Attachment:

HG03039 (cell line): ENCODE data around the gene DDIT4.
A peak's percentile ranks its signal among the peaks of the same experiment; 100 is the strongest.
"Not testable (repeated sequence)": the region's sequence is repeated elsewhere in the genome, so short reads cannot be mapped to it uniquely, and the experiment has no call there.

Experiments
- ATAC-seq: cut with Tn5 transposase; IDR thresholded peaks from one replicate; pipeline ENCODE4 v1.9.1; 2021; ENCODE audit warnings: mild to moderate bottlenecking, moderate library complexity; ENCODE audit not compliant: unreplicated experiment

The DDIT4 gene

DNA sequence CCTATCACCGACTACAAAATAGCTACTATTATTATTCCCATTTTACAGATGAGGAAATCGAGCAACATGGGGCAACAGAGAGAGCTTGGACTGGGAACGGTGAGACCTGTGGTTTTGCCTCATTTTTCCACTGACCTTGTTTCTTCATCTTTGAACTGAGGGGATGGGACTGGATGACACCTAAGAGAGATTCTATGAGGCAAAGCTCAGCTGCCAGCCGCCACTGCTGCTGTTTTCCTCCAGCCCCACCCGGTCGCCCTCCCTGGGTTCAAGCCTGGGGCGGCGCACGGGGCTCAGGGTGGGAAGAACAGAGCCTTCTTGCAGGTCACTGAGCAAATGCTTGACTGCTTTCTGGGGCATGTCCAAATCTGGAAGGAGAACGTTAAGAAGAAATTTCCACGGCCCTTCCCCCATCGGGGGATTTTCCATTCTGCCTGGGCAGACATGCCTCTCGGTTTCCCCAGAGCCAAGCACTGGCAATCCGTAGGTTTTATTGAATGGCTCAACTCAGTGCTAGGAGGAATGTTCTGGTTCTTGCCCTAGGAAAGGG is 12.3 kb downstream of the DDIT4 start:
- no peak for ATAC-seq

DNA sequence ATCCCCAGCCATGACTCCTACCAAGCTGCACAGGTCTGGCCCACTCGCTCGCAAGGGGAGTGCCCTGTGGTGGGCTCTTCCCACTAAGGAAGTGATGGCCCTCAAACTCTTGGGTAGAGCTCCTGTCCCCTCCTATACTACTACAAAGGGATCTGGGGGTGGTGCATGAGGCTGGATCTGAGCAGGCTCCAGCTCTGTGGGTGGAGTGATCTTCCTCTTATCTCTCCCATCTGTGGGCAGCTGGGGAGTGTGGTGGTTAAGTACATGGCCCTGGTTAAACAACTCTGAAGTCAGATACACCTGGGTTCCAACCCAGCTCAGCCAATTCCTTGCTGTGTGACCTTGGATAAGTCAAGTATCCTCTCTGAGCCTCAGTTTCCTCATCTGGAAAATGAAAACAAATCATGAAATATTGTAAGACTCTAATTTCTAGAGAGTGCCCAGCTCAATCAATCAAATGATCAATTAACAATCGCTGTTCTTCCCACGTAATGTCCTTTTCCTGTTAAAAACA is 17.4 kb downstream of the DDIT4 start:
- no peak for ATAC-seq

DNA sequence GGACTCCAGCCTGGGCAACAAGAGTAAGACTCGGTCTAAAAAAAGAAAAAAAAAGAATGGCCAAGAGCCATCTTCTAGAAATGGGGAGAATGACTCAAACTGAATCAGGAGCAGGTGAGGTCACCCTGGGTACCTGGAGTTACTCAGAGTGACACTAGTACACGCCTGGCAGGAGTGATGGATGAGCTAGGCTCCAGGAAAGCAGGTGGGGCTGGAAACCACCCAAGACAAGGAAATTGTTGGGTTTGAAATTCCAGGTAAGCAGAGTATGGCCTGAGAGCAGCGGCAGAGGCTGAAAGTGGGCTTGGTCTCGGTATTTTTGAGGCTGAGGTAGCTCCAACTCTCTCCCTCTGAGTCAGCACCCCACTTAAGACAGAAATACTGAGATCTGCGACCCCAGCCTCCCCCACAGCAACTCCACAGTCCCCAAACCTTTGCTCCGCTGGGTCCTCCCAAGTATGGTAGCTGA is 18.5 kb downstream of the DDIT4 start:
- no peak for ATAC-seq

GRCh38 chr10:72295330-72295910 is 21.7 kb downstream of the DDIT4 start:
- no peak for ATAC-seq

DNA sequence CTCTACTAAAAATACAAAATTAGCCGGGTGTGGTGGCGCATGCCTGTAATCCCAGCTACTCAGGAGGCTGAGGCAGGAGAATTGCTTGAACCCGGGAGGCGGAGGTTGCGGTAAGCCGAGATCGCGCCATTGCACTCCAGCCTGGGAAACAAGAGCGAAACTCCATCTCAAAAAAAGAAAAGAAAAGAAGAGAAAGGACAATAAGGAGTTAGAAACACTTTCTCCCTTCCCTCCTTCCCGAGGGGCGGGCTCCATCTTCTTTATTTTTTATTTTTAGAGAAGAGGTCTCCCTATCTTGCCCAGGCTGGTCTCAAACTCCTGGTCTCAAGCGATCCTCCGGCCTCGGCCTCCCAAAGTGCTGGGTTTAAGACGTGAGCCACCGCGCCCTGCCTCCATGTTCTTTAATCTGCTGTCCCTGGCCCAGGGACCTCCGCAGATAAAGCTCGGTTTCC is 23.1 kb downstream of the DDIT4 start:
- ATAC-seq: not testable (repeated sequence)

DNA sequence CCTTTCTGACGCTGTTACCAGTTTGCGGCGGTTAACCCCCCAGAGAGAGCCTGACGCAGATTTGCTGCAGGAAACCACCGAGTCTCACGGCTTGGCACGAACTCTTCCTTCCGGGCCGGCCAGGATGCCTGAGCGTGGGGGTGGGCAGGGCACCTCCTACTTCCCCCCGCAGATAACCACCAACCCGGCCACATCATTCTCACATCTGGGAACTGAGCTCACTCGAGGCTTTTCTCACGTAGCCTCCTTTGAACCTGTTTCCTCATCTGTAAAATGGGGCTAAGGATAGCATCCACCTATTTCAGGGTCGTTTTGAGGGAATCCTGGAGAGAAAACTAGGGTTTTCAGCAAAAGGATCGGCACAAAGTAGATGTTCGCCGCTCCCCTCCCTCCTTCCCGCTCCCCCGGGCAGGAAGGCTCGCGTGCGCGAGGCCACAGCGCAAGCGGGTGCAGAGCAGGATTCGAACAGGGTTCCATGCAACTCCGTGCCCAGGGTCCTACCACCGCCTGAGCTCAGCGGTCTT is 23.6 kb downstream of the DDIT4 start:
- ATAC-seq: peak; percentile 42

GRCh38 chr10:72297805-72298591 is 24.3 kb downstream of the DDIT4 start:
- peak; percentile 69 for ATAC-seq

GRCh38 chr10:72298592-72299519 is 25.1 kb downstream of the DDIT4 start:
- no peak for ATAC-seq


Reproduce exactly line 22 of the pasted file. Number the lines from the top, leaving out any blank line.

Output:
- no peak for ATAC-seq